U.S. proposes 0.25 pct hike in Medicare Advantage payments

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By Caroline Humer | NEW YORK

NEW YORK The U.S. government on Wednesday
proposed an increase of 0.25 percent on average in payments to
health insurers who offer Medicare Advantage insurance, which
provides health benefits to more than 18 million elderly or
disabled people.

Enrollment in these plans grew by about 7 percent last year
to account for about one-third of Medicare members, making it an
important growth business for private insurers who are facing
changes in their business as Republicans seek to repeal and
replace Obamacare.

It is not clear if Republicans will make any broad changes
to the Medicare Advantage program, or to Medicare. Ipsita
Smolinski, managing director at Capitol Street in Washington
D.C. said on Wednesday that Medicare Advantage could get a boost
amid the Republican push for private programs.

The payment rate increase of 25 basis points was in line
with estimates that analysts had released ahead of time and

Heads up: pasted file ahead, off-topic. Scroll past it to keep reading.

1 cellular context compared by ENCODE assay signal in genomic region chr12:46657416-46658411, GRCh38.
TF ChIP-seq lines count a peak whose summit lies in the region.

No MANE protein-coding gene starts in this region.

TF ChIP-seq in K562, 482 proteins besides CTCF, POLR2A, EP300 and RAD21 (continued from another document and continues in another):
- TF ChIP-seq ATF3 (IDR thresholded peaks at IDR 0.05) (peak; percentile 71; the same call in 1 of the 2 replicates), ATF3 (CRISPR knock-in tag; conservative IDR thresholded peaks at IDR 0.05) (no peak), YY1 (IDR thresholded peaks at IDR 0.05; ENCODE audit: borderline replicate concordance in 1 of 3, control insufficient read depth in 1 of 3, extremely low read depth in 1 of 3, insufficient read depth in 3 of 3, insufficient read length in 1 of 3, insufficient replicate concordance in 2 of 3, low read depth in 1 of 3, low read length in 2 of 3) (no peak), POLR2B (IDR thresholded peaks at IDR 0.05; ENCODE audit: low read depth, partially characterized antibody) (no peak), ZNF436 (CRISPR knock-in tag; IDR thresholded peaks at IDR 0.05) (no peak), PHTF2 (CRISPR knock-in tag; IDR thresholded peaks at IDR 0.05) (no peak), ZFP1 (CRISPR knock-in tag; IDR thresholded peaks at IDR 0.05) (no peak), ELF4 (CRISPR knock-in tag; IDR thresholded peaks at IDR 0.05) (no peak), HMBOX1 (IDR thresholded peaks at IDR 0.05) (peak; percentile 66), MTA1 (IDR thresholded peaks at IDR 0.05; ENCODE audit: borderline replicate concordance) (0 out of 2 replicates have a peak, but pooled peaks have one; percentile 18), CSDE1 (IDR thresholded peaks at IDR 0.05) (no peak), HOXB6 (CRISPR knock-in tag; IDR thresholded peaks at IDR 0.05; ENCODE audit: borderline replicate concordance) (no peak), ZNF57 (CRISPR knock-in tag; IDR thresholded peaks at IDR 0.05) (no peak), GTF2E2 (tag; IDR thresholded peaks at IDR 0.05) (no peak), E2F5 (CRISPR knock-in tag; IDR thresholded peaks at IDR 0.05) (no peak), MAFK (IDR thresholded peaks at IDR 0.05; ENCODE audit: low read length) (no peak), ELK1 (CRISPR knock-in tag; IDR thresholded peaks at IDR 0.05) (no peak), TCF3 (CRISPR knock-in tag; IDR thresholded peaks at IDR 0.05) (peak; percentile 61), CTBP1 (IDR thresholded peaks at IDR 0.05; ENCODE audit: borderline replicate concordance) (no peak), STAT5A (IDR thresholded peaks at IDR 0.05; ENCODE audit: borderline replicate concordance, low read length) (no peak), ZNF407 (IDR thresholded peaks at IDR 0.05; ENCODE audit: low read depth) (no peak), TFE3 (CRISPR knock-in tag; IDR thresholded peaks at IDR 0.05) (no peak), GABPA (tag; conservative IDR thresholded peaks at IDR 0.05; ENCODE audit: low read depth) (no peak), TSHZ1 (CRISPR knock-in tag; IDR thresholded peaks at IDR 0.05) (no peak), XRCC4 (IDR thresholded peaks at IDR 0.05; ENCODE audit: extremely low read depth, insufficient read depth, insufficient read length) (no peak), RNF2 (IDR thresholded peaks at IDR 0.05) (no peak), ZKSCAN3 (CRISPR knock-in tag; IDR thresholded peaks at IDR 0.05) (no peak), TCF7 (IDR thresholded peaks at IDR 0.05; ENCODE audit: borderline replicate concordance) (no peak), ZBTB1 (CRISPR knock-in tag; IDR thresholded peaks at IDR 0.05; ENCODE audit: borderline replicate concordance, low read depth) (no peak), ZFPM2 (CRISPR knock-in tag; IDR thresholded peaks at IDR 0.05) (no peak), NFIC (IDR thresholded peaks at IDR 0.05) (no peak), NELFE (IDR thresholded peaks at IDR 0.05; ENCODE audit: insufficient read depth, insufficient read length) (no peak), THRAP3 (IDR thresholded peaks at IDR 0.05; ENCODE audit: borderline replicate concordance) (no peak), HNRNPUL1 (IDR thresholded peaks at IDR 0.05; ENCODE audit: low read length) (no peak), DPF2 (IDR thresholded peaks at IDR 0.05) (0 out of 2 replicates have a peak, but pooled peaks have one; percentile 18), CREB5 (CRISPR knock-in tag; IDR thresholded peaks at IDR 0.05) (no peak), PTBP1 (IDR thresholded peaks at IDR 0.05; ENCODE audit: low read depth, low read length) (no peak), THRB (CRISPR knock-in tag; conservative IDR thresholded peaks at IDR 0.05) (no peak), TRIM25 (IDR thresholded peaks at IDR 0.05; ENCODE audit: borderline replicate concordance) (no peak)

shares of insurers including UnitedHealth Group Inc and
Humana Inc, two of the largest providers of these plans,
were little changed in after-hours trading.

JPMorgan’s Gary Taylor said in a research note last week
that he had been expecting a proposal for payments that were
flat to slightly up from the rate that the government is now
paying insurers who provide plans.

Last year, the government proposed an increase of about 1.35
percent but later trimmed that back about 50 basis points.

But insurers have 30 days to respond to the proposed payment
rates and other changes included in the regulatory notice, which
this year was 159 pages long, and may ask for a bigger increase.

“The 2018 update is only a smidge better than flat which I
suspect may anger some plans,” Smolinski said. She said she
expected that the payment rate could rise between now and when
final rates are set.

Insurers use the payment rate information provided by the
government to prepare bids to sell Medicare Advantage plans in
specific areas.

The Centers for Medicare & Medicaid Services, the division
of the U.S. Department of Health & Human Services that regulates
Medicare, will announce the final rate on April 3.

It said that it expected an additional 2.5 percent increase
in payments related to coding of medical services.

The payment rate takes into account annual growth in medical
costs and statutory requirements to reduce government payments
to insurers for Medicare Advantage closer to the level it pays
in traditional fee-for-service Medicare.

Marilyn Tavenner, the CEO of America’s Health Insurance
Plans, the industry’s biggest lobbying group, said that it is
reviewing the notice to be sure “the program is protected from
harmful cuts.”



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